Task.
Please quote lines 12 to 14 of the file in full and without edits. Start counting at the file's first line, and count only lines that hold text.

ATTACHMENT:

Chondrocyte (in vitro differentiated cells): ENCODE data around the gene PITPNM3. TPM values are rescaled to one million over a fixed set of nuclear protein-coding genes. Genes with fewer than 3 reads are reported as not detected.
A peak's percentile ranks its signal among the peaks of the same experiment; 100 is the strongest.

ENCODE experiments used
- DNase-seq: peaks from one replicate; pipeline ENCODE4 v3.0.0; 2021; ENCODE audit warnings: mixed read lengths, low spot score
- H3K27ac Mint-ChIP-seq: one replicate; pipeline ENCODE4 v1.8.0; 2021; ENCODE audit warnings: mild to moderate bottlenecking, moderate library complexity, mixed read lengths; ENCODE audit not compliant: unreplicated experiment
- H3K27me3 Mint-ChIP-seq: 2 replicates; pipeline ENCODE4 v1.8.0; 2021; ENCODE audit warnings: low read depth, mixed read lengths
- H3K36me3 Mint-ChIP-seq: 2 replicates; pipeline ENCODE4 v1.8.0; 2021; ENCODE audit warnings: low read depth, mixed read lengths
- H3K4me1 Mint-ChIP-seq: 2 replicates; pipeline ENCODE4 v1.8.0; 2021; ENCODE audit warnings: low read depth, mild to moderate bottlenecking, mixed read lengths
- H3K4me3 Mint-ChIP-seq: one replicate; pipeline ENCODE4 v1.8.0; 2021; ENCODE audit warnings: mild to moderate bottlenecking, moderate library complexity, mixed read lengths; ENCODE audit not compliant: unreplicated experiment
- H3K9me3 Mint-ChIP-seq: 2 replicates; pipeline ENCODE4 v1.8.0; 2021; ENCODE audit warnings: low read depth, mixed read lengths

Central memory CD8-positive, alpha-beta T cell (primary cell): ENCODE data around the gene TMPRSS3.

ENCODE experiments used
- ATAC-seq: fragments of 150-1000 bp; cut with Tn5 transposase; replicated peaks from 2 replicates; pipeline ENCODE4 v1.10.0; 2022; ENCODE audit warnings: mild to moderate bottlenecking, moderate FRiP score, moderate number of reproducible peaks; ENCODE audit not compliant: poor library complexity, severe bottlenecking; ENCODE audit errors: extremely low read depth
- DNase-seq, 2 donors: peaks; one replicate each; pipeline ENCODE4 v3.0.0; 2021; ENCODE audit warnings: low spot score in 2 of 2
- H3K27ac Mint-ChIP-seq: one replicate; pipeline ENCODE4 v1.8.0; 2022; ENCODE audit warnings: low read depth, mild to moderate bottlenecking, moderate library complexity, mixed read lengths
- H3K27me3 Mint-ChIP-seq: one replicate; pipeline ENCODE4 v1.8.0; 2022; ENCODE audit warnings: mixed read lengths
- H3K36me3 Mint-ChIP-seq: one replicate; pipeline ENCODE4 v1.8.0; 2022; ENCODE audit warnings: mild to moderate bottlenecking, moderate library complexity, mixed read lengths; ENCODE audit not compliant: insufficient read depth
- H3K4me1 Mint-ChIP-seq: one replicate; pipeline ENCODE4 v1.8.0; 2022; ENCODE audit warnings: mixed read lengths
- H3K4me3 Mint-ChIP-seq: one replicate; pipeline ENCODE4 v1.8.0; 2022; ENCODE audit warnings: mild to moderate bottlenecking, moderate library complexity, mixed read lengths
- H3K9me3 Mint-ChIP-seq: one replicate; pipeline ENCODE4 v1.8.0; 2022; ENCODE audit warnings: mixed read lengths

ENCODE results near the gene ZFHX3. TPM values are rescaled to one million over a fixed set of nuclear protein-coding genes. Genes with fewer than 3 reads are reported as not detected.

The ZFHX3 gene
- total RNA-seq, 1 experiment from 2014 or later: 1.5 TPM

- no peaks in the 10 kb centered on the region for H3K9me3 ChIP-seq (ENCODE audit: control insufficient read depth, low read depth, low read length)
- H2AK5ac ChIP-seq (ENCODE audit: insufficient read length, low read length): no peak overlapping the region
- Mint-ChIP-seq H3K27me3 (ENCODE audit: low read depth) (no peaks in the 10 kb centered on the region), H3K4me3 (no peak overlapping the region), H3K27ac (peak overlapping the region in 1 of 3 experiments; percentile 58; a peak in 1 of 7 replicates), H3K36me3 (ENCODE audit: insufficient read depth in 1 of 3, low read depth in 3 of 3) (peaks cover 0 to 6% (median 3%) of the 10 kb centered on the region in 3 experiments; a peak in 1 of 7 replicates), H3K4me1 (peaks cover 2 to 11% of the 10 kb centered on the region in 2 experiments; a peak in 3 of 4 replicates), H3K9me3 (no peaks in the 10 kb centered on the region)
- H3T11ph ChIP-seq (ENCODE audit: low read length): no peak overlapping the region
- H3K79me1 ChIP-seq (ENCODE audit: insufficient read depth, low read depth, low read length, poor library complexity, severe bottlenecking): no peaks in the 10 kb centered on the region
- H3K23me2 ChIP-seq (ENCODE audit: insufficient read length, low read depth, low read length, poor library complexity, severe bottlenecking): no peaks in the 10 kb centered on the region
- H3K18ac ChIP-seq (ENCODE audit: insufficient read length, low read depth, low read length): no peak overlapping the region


ENCODE experiments used
- ATAC-seq: fragments of 150-1000 bp; cut with Tn5 transposase; replicated peaks from 2 replicates; pipeline ENCODE4 v1.10.0; 2022; ENCODE audit warnings: mild to moderate bottlenecking, moderate FRiP score, moderate number of reproducible peaks; ENCODE audit not compliant: poor library complexity, severe bottlenecking; ENCODE audit errors: extremely low read depth
- DNase-seq, 2 donors: peaks; one replicate each; pipeline ENCODE4 v3.0.0; 2021; ENCODE audit warnings: low spot score in 2 of 2